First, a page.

Thalia Symphony Orchestra Season Opener (Oct 28): Mozart, Dvorák, Niels Gade.
Bartok Ensemble of Chile (Nov 1): The visiting ensemble, founded in 1981, with a repertoire ranging from new Chilean music to Haydn, Mozart, and Bartok.
Igudesman & Joo: A Little Nightmare Music (Nov 5): A YouTube sensation, these two characters are spectacular players of classical music—and perfect parodists of it. A Little Nightmare Music is the first extended show by violinist and singer Aleksey Igudesman and pianist Hyung-ki Joo. They both trained at the prestigious Yehudi Menuhin School in London, and their act is part Victor Borge, part Emanuel Ax.
Early Music Guild's Hesperion XXI: The Golden Age of Consort Viol Music (Nov 10): A tour of 16th- and 17th-century European music for five violas da gamba, lute, and percussion by Spanish ensemble Hesperion XXI.
• Good Shepherd Center, 4649 Sunnyside Ave N, www.chapelspace.blogspot.com
John Teske's Broken Bow Ensemble (Sept 29): New music for chamber orchestra.
Lubomyr Melnyk (Oct 23): Canadian composer/pianist Lubomyr Melnyk calls himself an innovator involved with the "protons and electrons of the mind." Seattle innovative music champion and veteran Steve Peters calls him "incredible." Twice in one e-mail. We recommend going to this.
Seattle Modern Orchestra (Nov 9): Performing John Cage's 1950–'51 Concerto for Prepared Piano and Chamber Orchestra, his earliest chance-based composition.
Karen Bentley Pollick (Nov 16): New compositions for violin, viola, and electronics, with video by Sheri Wills.
• 710 E Roy St, 726-5151, www.cornish.edu
John Cage 100th Birthday Celebration (Sept 14): John Cage was at Cornish once, in the late 1930s; now the school throws him a centenary.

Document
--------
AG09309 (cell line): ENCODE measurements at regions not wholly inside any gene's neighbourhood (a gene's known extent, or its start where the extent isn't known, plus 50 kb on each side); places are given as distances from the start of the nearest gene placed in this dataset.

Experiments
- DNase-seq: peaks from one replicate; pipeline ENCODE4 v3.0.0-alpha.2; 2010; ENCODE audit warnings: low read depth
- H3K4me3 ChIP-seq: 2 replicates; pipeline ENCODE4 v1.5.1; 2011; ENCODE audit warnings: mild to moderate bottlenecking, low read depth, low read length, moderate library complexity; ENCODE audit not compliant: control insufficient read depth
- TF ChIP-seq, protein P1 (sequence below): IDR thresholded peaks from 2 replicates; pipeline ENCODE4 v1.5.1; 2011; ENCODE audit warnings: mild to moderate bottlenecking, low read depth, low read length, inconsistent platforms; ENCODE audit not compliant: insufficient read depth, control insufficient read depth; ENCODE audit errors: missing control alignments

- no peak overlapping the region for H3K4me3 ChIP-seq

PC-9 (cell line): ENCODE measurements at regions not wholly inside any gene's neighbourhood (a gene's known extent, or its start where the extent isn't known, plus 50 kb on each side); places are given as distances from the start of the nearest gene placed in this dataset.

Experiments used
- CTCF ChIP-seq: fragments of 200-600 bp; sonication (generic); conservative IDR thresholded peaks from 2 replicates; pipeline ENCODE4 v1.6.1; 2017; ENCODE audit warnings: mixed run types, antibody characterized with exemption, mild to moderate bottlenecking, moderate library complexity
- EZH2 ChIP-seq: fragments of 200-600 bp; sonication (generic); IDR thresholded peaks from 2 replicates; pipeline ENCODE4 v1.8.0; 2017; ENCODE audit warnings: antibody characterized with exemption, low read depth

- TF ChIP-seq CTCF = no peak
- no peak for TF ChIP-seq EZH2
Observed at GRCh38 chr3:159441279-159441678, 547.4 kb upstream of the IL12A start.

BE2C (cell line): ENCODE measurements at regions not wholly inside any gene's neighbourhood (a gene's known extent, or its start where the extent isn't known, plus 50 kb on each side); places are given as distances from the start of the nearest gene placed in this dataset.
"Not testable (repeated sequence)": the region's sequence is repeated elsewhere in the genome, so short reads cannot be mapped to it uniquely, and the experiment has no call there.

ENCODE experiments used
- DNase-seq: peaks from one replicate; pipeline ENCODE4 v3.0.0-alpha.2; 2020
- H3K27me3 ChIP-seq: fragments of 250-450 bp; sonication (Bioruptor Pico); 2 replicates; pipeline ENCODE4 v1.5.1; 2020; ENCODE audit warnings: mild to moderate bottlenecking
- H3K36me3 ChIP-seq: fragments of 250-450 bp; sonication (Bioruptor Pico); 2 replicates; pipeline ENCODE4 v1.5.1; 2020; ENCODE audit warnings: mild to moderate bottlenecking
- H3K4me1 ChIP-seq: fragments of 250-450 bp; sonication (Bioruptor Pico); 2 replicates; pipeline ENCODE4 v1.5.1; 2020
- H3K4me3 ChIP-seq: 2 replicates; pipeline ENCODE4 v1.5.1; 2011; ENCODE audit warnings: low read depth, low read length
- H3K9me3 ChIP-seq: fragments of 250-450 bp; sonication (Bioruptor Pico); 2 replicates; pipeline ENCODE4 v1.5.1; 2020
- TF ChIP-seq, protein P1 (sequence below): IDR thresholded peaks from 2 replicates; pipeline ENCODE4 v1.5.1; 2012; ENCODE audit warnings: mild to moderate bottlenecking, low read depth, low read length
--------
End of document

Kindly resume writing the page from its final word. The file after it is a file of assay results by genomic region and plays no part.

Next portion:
Chamber Music (Sept 23): Paul Taub (flute), Valerie Muzzolini Gordon (harp), Mara Gearman (viola), Cristina Valdes (piano), and Efe Baltacgil (cello) perform music by Duruflé, Gubaidulina, Takemitsu, and the Seattle premiere of a new composition by Gabriela Lena Frank.
Maciej Grzybowski (Oct 12): The Polish pianist in recital, contemporary and classical music.
Philip Glass 75th Birthday Concert (Oct 21): His seldom-heard string quartets, performed by the St. Helens String Quartet.
Bugallo-Williams Piano Duo (Oct 27): Helena Bugallo and Amy Williams pay a 100th birthday tribute to Conlon Nancarrow, the eccentric late composer known for complex player-piano creations fascinating to see performed by human hands, and John Cage.
Venus and Adonis (Nov 8–11): John Blow's 17th-century opera gets a contemporary staging from director James Darrah with sets by Genius Award winner in art Susie J. Lee, music-directed by local early music master Stephen Stubbs. Neat!
Gamelan Pacifica with A.L. Suwardi (Nov 17): The local traditional Indonesian orchestra with one of Indonesia's most famous composers and performers of both traditional and contemporary music.
Mark Robbins and Tom Varner (Nov 30): Geek out on horns. Robbins is Seattle Symphony associate principal French horn, and Varner is a jazz improviser on the instrument.
La Voce di Gabriela (Dec 9): Kris Kwapis (baroque trumpet) and Mahan Esfahani (harpsichord) play works by early-17th-century virtuosi Girolamo Fantini and Girolamo Frescobaldi.
• Moore Theater, 1932 Second Ave, www.thestranger.com/genius
(Sept 22, 5:30–11 pm; VIP only from 5:30–7:30 pm): This year, the Genius Awards will be announced from the stage rather than beforehand: Suspense! The three music finalists are: Lady hiphop pair THEESatisfaction, dude world-music weirdos Master Musicians of Bukkake, and cellist wild-woman Lori Goldston.
• 350 Kirkland Ave, 425-893-9900, www.kpcenter.org
An Evening with Philip Glass and Foday Musa Suso (Oct 25): Glass, the living composer who has inspired artists in so many disciplines, makes a rare Puget Sound appearance with the African kora virtuoso with whom he collaborated on the score to the film Powaqqatsi, as well as percussionist Adam Rudolph. Special VIP tickets get you piano-side seating and a meet-and-greet with Glass.
• Venues vary, 935-7779, www.theesoterics.org
CAGE: John Cage Centennial (Sept 7–9): Works from Cage's Songbook, Four2, Four6, and Five. One of them, a performance-art piece typical of Cagean play, begins a full half hour before the concert starts, so arrive early.
• Benaroya Hall, 200 University St, 215-4700, www.northwestsinfonietta.org
Cuban Exchange (Oct 5): Cuban and American players will perform Beethoven together—a rarity on these shores since the 1959 Cuban Revolution. The historic performance will be followed by live salsa and mojitos to celebrate.
Cecile Licad, Piano (Nov 9): Stravinsky, Chopin, an as-yet-unnamed American premiere.